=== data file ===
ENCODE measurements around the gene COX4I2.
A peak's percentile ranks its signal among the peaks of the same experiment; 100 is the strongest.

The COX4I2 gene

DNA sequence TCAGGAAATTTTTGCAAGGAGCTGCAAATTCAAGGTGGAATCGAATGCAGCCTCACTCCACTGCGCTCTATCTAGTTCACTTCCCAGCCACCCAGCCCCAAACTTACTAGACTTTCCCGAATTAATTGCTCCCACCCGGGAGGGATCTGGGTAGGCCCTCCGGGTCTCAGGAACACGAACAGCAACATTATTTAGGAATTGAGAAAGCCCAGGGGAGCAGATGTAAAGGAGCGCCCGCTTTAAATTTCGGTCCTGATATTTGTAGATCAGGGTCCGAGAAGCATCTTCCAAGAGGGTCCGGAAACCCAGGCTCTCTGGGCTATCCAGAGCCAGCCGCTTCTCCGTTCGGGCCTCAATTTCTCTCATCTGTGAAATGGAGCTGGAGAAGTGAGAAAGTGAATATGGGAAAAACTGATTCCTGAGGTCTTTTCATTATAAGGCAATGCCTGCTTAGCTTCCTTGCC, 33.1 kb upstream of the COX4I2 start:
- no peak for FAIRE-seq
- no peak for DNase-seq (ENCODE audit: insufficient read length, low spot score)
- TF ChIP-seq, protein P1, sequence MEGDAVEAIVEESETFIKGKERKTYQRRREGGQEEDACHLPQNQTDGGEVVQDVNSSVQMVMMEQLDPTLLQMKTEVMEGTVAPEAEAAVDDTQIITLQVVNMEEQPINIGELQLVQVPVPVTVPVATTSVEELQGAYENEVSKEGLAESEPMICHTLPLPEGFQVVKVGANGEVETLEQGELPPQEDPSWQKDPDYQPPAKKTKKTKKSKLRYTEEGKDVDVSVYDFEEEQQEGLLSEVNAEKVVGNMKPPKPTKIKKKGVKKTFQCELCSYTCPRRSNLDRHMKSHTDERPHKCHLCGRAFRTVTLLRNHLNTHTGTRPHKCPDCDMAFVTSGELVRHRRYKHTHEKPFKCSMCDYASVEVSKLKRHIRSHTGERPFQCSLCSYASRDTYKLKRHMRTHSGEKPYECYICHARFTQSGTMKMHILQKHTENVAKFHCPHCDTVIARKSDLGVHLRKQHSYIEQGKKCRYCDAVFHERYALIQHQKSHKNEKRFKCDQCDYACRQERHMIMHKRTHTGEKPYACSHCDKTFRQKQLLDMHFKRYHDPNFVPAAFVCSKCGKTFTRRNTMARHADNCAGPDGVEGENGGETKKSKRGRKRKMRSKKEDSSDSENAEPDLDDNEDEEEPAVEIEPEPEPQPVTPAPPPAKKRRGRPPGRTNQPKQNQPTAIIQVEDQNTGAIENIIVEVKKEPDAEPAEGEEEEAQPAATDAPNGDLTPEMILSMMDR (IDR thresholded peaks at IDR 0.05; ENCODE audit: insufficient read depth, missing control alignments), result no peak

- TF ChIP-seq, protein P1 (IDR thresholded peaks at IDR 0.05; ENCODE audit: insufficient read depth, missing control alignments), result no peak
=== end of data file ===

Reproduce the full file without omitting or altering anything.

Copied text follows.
ENCODE measurements around the gene COX4I2.
A peak's percentile ranks its signal among the peaks of the same experiment; 100 is the strongest.

The COX4I2 gene

DNA sequence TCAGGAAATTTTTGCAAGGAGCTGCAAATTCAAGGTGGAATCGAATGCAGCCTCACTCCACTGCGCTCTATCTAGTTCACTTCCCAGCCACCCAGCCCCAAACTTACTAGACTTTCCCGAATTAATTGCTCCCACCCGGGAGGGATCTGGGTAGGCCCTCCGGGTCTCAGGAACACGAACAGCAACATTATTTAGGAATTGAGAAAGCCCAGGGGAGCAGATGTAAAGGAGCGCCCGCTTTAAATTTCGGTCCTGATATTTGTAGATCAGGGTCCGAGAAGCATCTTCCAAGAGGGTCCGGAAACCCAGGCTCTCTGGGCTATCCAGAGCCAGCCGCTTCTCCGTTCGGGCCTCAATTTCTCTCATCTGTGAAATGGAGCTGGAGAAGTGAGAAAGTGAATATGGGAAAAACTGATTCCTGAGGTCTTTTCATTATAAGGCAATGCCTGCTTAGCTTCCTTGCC, 33.1 kb upstream of the COX4I2 start:
- no peak for FAIRE-seq
- no peak for DNase-seq (ENCODE audit: insufficient read length, low spot score)
- TF ChIP-seq, protein P1, sequence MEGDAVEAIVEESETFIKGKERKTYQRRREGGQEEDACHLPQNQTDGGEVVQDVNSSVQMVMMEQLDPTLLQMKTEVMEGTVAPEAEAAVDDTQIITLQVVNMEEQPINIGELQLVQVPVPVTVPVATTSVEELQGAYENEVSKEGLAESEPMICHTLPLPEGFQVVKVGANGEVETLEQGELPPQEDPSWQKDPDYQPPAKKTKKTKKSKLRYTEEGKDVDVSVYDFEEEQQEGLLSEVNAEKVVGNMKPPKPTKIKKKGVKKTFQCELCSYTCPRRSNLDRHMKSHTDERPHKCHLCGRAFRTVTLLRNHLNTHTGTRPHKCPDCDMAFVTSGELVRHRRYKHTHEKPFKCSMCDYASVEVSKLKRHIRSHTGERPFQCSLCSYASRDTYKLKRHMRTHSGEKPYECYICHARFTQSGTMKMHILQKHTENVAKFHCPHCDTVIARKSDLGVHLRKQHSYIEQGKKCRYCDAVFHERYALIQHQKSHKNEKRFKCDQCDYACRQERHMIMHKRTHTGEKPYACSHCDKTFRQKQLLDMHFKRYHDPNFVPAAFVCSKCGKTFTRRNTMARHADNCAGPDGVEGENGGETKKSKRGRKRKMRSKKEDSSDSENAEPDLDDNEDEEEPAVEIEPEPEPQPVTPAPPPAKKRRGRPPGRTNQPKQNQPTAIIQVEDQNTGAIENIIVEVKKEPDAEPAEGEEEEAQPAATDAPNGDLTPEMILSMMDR (IDR thresholded peaks at IDR 0.05; ENCODE audit: insufficient read depth, missing control alignments), result no peak

- TF ChIP-seq, protein P1 (IDR thresholded peaks at IDR 0.05; ENCODE audit: insufficient read depth, missing control alignments), result no peak